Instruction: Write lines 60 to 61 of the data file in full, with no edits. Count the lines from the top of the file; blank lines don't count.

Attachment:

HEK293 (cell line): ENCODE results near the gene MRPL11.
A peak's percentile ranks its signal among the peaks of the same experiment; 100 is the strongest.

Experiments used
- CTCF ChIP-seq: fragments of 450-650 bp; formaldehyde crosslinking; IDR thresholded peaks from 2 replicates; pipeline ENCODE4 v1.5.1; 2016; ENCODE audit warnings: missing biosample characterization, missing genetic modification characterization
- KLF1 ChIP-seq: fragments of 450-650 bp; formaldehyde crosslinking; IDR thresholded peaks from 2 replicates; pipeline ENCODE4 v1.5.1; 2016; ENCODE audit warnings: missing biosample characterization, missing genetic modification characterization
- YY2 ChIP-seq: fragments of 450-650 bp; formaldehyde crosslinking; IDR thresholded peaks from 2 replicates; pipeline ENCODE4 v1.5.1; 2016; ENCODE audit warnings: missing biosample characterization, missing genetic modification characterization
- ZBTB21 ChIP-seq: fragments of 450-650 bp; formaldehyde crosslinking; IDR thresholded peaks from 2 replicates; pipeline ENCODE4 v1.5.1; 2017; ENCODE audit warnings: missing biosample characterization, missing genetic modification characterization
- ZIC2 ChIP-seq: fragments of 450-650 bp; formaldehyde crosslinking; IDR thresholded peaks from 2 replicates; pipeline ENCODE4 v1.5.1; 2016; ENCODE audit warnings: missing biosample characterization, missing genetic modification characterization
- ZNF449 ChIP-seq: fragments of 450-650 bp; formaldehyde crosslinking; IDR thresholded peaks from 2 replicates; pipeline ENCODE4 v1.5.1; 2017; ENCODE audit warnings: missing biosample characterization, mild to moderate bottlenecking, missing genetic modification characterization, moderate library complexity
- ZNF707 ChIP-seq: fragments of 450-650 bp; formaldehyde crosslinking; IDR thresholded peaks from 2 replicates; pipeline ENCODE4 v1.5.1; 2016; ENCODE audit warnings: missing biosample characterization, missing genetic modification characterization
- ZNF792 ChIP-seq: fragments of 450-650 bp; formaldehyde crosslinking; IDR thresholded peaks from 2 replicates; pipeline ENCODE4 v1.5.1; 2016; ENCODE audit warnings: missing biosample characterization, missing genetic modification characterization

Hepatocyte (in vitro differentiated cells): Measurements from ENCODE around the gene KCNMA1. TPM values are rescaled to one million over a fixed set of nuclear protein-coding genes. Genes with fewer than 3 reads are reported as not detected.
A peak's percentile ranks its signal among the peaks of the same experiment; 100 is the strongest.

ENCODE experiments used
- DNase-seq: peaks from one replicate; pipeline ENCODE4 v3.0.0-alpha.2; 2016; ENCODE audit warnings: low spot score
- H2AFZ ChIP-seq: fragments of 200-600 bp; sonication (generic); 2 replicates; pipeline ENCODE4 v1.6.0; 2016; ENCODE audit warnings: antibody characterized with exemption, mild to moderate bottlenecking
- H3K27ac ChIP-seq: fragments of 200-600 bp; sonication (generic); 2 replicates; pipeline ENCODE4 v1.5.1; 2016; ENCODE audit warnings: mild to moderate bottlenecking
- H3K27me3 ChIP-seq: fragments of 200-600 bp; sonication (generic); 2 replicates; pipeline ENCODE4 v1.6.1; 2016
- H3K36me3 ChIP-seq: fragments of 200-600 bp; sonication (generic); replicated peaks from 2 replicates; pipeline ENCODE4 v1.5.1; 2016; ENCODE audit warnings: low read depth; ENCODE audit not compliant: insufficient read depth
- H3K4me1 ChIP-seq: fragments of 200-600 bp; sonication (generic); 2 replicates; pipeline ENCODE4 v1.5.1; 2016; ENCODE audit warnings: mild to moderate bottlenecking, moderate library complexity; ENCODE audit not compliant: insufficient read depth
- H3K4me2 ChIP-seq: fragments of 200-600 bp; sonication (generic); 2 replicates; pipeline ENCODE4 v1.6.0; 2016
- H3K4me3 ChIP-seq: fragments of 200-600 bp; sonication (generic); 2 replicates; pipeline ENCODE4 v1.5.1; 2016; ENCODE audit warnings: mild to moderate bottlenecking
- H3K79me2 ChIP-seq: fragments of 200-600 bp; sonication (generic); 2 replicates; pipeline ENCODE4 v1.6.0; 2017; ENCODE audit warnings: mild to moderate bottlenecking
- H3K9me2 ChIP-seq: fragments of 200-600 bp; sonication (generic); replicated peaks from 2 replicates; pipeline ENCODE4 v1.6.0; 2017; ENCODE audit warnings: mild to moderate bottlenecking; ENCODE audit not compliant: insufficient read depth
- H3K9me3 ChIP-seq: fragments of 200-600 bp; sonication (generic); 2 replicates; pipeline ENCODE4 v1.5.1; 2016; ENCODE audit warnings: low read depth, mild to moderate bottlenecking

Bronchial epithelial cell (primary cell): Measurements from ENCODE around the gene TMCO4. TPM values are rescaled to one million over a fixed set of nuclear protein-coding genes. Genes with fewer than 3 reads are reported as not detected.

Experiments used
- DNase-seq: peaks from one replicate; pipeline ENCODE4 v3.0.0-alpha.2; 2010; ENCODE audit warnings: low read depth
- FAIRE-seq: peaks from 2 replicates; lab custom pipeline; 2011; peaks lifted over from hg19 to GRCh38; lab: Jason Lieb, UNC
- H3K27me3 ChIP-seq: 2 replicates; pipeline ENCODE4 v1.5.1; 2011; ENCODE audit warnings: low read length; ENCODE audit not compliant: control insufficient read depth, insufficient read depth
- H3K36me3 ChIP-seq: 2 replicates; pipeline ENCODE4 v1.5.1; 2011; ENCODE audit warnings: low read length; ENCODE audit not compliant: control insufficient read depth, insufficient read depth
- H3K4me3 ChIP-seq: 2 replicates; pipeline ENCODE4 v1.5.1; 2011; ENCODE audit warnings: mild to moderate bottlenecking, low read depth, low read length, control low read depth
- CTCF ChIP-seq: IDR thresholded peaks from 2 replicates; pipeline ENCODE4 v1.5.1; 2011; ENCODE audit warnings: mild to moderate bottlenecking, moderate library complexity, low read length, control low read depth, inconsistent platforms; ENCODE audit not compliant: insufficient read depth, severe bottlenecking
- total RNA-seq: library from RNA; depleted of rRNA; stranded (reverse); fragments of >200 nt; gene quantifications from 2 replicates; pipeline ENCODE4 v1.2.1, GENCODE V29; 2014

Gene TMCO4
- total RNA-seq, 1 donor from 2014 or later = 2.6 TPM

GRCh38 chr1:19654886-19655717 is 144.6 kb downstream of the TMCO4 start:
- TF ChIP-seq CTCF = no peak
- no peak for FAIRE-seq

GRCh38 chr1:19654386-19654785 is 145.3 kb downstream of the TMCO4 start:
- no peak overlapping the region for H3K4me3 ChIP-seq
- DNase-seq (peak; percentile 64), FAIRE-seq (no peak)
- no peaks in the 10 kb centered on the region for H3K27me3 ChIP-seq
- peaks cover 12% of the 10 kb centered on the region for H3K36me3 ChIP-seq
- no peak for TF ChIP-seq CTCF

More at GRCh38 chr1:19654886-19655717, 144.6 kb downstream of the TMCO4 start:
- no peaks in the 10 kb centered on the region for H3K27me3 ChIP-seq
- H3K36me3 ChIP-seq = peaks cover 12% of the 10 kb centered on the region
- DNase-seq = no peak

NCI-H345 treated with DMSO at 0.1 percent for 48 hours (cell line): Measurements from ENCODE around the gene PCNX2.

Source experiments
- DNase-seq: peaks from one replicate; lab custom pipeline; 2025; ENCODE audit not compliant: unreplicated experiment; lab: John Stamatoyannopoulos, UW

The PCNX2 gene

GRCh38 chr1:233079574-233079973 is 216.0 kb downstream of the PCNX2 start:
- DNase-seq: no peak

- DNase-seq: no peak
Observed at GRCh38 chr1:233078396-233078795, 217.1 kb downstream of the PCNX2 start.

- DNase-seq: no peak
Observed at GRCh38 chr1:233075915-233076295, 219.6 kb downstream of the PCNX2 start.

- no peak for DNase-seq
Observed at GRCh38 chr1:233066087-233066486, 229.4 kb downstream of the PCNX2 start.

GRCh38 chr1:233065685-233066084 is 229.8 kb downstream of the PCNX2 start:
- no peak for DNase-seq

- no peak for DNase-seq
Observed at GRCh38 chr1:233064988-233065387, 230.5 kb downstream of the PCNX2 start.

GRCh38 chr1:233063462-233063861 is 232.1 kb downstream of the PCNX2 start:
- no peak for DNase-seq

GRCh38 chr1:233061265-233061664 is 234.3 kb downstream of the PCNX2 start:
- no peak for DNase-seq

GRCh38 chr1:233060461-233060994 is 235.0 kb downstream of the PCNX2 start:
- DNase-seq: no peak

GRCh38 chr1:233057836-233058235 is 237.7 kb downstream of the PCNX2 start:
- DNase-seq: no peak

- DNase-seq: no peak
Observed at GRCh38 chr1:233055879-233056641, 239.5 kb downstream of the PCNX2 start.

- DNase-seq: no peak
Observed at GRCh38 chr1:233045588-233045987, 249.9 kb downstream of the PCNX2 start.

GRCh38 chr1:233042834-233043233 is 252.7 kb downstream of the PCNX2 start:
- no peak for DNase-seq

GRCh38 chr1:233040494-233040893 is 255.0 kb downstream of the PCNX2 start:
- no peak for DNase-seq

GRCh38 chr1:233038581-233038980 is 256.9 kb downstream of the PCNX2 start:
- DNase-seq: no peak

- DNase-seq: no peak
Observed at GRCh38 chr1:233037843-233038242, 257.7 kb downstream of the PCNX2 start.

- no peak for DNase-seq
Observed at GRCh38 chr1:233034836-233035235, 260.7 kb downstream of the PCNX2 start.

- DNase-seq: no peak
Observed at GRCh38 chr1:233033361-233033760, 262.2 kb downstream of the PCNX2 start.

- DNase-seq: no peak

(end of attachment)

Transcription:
- no peak for DNase-seq
Observed at GRCh38 chr1:233066087-233066486, 229.4 kb downstream of the PCNX2 start.